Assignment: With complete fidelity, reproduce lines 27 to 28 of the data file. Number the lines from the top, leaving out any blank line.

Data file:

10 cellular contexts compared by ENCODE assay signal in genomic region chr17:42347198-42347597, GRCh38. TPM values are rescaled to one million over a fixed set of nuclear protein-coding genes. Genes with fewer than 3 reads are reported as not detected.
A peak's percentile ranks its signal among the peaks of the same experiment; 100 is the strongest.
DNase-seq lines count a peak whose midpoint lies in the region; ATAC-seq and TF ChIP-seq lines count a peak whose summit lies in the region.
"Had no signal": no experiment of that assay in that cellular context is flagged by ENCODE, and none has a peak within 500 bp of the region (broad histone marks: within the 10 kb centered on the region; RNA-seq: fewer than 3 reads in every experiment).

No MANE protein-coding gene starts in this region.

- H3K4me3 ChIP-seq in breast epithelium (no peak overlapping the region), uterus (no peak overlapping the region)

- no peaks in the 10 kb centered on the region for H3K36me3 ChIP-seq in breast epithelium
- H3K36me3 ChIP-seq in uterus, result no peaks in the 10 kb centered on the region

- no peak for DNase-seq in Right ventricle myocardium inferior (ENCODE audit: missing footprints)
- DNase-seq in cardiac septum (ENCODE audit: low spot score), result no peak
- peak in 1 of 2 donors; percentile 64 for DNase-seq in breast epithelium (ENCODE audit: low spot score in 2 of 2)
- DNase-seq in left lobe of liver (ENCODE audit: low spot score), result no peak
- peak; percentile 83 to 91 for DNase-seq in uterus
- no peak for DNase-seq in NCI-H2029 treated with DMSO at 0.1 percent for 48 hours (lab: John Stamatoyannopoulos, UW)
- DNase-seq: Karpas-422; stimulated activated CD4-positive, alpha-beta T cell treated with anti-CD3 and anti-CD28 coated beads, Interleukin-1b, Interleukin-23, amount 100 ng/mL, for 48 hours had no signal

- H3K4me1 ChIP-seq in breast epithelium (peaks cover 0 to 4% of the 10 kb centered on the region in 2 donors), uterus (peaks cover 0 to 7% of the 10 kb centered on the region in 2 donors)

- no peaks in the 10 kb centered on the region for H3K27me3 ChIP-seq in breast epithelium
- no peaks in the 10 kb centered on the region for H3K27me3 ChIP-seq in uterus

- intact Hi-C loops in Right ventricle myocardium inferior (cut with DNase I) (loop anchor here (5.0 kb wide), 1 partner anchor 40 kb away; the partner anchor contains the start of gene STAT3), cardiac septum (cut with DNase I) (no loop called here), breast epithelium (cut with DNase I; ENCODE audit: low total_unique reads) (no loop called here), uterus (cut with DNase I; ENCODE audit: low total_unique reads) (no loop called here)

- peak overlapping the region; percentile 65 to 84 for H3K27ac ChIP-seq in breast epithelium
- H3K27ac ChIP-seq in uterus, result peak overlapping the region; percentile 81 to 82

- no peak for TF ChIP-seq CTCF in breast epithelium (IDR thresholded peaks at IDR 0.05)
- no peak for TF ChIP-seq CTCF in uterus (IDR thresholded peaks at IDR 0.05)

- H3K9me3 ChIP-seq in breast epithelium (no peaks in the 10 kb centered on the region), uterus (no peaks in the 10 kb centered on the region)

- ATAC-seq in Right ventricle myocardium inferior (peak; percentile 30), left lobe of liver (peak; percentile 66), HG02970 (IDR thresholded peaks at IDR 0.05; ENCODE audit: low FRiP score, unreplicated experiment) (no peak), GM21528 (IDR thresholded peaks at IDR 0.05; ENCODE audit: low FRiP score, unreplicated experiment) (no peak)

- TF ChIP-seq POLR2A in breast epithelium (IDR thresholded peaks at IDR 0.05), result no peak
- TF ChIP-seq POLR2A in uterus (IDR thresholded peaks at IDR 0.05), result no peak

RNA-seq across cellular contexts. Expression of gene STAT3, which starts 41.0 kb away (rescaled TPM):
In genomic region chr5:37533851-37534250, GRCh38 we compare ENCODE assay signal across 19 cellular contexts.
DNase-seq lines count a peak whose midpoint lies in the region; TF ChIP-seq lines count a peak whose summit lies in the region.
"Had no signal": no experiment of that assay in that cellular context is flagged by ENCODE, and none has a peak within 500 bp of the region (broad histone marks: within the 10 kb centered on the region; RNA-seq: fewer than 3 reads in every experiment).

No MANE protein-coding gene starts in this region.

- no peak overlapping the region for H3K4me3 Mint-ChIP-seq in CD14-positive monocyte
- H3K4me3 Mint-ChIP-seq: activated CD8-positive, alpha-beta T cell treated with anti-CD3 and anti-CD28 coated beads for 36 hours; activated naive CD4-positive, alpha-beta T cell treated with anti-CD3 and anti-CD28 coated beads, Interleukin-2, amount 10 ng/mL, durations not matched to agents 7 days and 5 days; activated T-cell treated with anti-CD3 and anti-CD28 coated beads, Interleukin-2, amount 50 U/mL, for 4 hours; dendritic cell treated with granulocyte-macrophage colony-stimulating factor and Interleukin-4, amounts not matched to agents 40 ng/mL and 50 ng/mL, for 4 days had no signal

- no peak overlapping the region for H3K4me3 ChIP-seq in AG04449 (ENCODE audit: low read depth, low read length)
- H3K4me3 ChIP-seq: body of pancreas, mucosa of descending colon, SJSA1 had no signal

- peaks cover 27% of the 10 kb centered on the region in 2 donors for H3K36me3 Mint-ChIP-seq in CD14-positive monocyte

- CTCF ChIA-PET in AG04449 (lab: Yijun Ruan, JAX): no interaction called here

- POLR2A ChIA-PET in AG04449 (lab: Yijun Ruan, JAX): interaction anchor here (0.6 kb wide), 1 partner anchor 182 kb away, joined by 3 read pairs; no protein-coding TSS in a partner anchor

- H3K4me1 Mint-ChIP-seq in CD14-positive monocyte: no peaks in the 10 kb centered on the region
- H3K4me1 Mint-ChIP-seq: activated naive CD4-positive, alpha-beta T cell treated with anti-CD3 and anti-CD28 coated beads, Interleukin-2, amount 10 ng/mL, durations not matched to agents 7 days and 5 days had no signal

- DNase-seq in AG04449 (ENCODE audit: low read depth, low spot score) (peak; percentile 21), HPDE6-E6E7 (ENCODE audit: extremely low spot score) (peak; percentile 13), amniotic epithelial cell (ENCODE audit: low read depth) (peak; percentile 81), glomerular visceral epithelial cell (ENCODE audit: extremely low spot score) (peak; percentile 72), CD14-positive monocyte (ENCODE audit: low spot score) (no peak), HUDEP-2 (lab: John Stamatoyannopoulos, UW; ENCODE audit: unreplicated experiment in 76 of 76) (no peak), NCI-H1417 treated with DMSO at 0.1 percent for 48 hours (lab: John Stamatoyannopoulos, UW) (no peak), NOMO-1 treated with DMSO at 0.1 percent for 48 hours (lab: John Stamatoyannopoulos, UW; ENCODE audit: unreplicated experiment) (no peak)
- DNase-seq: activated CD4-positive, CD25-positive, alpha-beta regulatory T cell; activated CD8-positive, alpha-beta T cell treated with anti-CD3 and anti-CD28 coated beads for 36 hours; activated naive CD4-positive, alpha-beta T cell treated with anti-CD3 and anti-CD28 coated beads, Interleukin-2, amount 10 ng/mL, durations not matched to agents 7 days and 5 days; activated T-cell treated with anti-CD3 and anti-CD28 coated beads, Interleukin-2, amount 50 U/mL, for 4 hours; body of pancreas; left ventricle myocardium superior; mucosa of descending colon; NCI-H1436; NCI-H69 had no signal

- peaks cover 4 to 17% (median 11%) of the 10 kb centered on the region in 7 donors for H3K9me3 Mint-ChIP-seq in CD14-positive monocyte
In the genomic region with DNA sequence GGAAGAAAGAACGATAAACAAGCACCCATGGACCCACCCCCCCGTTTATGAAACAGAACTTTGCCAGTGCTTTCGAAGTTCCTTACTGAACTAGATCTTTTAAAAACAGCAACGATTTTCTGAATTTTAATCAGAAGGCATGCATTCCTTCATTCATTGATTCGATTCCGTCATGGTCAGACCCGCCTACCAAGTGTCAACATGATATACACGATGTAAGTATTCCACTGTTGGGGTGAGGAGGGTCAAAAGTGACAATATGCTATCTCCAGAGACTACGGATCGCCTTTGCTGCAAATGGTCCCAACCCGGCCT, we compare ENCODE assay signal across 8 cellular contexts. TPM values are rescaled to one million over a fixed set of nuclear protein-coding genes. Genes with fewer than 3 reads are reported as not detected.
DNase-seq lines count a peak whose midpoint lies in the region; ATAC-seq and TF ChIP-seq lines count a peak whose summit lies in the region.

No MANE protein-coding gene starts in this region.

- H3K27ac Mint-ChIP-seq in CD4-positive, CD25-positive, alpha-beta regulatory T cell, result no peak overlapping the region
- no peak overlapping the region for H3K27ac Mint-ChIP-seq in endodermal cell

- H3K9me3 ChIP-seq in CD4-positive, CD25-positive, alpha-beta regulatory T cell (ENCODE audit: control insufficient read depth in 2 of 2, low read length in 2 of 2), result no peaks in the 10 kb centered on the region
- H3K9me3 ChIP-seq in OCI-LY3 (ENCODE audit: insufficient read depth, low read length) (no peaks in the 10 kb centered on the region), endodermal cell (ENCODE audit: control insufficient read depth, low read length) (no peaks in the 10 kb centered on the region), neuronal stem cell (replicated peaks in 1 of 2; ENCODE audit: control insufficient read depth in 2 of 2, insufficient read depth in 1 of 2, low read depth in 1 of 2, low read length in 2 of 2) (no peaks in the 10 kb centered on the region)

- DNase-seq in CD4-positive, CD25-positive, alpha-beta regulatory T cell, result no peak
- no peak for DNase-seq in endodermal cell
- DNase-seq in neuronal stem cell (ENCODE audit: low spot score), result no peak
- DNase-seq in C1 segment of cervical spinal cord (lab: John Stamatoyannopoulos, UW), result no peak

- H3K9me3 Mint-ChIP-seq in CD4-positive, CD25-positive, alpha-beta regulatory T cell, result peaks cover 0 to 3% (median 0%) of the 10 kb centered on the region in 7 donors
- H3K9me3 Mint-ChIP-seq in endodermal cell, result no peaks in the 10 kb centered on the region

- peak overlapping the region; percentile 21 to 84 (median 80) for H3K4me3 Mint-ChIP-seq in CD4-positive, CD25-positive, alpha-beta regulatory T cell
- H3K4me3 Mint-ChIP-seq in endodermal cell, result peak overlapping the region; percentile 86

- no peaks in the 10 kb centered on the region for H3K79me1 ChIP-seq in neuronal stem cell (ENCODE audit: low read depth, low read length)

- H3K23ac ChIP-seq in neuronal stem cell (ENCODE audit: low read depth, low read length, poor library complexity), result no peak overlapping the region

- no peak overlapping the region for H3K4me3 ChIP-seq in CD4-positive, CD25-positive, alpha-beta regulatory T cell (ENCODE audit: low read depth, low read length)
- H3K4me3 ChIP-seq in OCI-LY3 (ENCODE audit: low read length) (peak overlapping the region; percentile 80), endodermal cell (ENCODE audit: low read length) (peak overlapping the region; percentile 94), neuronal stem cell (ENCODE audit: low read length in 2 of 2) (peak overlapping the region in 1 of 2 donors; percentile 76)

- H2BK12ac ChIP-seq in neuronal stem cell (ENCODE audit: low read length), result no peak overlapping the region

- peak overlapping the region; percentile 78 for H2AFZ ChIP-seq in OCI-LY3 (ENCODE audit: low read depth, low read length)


- TF ChIP-seq POLR2A in uterus (IDR thresholded peaks at IDR 0.05), result no peak

RNA-seq across cellular contexts. Expression of gene STAT3, which starts 41.0 kb away (rescaled TPM):